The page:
Building the Steam Navy: Dockyards, Technology and the Creation of the Victorian Battle Fleet, 1830-1906

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Conway Maritime, 2004 - History - 208 pages

By the end of the Napoleonic wars, the Royal Navy's shore-based facilities employed nearly 16,000 people in Great Britain and formed the greatest manufacturing complex in the world. This volume recounts the development of the dockyards and their infrastructure, logistics, and operations as the introduction of new technology forged a revolution in ship design and construction. It spans the construction of the first purpose-built workshops for maintenance and repair in 1830 to the symbolic end of the Victorian era in the Royal Navy with the completion of HMS Dreadnought in 1906. The book includes chapters on Woolwich and the first steam factory; iron construction; the technological edge; Greene, Scamp and the integrated factory; HMS Volcano and the development of mobile logistics; mechanization; building the first iron warships; and coaling the navy. Fully illustrated with plans, drawings, engravings, and maps, this comprehensive history is both an essential reference and fascinating reading.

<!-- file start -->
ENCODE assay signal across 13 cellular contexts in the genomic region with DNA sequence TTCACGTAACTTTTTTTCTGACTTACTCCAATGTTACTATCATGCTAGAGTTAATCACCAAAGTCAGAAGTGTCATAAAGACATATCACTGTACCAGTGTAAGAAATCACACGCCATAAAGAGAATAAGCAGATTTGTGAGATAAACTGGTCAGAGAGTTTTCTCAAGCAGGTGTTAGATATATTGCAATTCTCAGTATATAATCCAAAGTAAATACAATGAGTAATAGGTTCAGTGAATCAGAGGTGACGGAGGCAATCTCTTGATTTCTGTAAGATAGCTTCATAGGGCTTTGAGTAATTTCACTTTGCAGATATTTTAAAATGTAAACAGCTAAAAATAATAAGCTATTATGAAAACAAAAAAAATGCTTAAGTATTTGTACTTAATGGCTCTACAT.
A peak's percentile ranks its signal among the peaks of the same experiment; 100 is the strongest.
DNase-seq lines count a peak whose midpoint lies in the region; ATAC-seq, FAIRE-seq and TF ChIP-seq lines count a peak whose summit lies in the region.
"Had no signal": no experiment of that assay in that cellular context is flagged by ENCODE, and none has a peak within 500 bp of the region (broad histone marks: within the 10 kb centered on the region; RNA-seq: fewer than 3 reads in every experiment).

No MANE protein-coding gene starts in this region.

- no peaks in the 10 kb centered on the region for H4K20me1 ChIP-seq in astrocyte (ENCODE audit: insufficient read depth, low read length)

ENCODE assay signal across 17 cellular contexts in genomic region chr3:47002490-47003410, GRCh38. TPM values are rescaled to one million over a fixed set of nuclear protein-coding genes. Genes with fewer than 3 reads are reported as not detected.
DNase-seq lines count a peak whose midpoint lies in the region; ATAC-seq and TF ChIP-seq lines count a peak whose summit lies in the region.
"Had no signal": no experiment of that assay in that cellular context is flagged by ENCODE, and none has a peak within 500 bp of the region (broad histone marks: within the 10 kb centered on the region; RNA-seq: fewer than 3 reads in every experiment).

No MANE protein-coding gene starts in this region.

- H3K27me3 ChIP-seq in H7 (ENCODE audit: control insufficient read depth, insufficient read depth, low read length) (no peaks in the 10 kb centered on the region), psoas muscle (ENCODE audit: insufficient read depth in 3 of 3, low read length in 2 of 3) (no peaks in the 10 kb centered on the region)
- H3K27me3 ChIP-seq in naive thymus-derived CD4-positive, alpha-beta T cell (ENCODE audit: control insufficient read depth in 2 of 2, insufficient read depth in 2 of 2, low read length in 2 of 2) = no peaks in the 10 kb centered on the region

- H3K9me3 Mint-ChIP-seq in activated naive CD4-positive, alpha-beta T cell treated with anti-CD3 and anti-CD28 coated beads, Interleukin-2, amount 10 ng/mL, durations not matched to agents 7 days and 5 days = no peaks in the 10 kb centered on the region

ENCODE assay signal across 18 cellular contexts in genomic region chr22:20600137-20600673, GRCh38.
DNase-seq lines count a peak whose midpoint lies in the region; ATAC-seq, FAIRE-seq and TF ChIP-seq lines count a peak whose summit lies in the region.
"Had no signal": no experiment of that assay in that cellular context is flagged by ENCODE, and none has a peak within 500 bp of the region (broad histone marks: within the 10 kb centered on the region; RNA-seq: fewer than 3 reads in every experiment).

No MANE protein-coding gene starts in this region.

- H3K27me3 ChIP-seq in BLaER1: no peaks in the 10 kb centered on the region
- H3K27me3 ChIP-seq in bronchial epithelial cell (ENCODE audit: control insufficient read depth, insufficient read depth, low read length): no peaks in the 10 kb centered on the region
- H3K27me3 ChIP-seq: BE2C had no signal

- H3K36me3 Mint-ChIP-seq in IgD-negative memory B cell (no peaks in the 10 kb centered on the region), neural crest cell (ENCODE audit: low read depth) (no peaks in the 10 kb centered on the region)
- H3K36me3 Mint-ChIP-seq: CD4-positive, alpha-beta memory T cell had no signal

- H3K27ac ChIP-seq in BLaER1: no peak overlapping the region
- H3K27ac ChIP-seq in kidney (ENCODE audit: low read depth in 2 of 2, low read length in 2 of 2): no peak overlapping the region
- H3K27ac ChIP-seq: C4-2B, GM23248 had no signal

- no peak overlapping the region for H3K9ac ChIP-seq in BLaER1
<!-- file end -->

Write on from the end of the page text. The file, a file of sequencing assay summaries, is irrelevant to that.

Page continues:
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About the author (2004)

David C. Evans was a professor of history at the University of Richmond and edited The Japanese Navy in World War II. He died in 1999.

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